You may think that every job interview is completely different. To a certain extent that is correct. An interview can involve everything from experiential questioning to the more common set list of open ended questions. It may also involve one on one meetings or group panel sessions.
For those of you that have had the opportunity to be involved in the selection process you will appreciate that there can be a bit of consternation on both sides of the interview room. After all, the employer is trying to make a decision that they will be stuck with once they hire a person. This is the basis of their anxiety. Make the wrong decision and it can make an employer or manager’s life hell. No one wants that.
To break it down in simple terms there are three questions that will be in the back of an interviewer’s mind during the selection process – even if they do not ask these questions directly themselves.
The first question is: Can you do the job? Interviewers will skirt around this question delving into your past career to see if they can obtain evidence that you’re a good fit for the work that they intend to hire you for. They will look for first-hand experience or transferable skills that demonstrate your capacity to handle the workload and individual tasks.
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The second question is: Do you want the job? For those of you who are desperate to take on a role this may seem like a redundant question however I can honestly say that in my own personal experience there have been several roles that I have applied for but never ever wanted to secure. I have also been approached by head hunters who have pushed me into interviews for firms that I have never wanted to work for. There have also been instances when I have applied for work at certain companies and on the basis of the interview have withdrawn my interest due to a variety of reasons (pay being a major one). Then there are instances where I have offered work to potential employees only to have them knock me back. The employer wants to know that you are not kicking tyres and that you are serious about the position.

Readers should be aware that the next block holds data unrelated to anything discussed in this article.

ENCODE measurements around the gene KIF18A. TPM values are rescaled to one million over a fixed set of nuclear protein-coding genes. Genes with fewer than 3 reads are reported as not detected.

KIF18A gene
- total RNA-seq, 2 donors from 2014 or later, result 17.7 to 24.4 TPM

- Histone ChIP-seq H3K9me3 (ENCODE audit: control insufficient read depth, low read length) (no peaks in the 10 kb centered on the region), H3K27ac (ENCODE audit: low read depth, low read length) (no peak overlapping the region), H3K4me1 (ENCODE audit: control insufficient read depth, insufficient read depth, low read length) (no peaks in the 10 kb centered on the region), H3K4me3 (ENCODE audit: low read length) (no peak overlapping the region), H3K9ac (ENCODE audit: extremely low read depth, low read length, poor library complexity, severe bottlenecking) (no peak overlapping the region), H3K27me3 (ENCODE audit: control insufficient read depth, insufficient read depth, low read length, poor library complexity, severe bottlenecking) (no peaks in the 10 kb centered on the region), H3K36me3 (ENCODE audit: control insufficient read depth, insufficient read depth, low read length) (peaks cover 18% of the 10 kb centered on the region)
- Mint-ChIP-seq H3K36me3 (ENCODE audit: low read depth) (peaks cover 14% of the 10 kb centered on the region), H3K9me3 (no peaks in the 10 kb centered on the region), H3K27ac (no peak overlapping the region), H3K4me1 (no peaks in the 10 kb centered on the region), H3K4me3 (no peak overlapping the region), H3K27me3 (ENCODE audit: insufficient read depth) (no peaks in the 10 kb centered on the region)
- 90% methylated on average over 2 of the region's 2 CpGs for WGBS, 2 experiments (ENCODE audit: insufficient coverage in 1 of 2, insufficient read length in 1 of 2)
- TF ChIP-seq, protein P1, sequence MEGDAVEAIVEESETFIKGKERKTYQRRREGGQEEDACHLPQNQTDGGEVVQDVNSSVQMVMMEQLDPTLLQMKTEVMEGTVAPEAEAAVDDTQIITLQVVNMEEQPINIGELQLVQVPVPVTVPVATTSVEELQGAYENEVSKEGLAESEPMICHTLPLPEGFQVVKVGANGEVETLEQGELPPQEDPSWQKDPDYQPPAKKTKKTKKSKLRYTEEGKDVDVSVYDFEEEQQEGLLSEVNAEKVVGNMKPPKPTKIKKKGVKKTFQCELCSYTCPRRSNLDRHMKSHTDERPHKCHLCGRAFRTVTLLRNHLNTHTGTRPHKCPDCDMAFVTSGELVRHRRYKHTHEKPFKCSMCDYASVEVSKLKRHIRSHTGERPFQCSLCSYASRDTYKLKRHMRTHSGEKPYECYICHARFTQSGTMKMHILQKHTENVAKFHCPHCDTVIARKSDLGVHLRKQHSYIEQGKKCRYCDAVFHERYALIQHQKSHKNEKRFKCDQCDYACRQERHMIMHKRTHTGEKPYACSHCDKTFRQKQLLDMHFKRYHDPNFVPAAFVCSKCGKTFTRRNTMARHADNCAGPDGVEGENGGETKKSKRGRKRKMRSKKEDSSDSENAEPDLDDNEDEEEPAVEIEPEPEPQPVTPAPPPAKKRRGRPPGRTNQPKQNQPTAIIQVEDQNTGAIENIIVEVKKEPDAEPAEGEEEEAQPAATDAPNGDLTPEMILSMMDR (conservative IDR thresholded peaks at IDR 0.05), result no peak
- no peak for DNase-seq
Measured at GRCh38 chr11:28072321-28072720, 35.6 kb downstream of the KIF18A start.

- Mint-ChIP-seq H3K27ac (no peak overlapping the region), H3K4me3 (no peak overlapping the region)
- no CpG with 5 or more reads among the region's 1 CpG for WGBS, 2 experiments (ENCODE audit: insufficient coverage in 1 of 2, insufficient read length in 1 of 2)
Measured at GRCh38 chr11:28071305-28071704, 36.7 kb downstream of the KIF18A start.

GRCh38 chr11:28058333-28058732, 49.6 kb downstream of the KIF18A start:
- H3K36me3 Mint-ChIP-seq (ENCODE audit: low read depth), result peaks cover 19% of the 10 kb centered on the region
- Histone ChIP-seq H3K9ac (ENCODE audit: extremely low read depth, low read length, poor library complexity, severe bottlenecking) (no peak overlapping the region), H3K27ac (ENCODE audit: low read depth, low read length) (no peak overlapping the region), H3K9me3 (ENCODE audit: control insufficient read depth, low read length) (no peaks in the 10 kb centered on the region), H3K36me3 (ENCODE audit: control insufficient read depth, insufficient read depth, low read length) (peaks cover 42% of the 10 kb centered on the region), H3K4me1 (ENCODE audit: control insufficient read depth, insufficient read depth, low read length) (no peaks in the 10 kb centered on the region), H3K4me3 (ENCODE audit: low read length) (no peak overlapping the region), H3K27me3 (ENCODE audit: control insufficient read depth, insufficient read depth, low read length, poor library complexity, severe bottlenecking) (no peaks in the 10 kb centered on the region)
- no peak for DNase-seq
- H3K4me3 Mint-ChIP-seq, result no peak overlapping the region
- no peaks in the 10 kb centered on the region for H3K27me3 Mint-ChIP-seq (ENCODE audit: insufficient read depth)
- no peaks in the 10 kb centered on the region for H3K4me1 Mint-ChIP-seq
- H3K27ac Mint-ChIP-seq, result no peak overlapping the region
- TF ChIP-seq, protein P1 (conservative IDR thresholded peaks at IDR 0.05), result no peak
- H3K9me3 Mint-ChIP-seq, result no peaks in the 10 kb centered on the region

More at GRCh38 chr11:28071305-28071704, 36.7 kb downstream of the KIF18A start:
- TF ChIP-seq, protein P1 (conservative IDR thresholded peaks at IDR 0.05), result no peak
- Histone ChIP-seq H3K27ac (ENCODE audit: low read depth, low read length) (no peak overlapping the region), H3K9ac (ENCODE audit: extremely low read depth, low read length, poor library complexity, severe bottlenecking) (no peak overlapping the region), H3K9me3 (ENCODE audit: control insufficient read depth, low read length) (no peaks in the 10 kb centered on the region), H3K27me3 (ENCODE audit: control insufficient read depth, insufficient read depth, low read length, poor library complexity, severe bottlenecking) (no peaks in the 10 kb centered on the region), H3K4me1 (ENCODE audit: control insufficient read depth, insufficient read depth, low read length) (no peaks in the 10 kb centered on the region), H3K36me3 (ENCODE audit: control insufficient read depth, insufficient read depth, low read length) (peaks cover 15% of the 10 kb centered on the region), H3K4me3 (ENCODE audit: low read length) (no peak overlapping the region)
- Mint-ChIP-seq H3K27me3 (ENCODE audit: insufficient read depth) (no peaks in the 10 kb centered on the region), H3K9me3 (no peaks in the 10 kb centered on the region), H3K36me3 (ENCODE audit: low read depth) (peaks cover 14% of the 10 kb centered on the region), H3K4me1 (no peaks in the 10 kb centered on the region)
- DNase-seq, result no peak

The third question is: Will you fit in with the rest of my team? Conflict in the workplace is never a good thing. Human nature means that (thankfully) we are all different. However there is such a thing as workplace culture. Whether this is based on teamwork, sharing ideas, working independently, staying back in the office until 9pm, regularly surpassing targets or simply drinking at the local bar after work the employer wants to know that the potential employee is not going to upset the apple-cart and work against the current accepted business practices.
So what does all this mean to your interview and how can you take advantage of knowing that these three key questions exist in the back of your potential employer’s mind?
Firstly, make sure that the answers to all your questions address these three issues. You can also use these issues to frame questions for the interviewer eg “Could you describe the current culture in the workplace?” You can use the interviewer’s reply to reinforce the fact that you would be a perfect fit in that type of environment.
Finally, it can be a great way to sum up your own personal fit for the job ie “I believe that I have demonstrated that I can do the job based on xyz. I certainly am very keen to secure the position and based on our discussions I believe that I would be a great fit with the rest of the team.”
For information about resumes, cover letters and selection criteria please see www.gatelounge.com.au
I wish you well in your job search – go get ’em!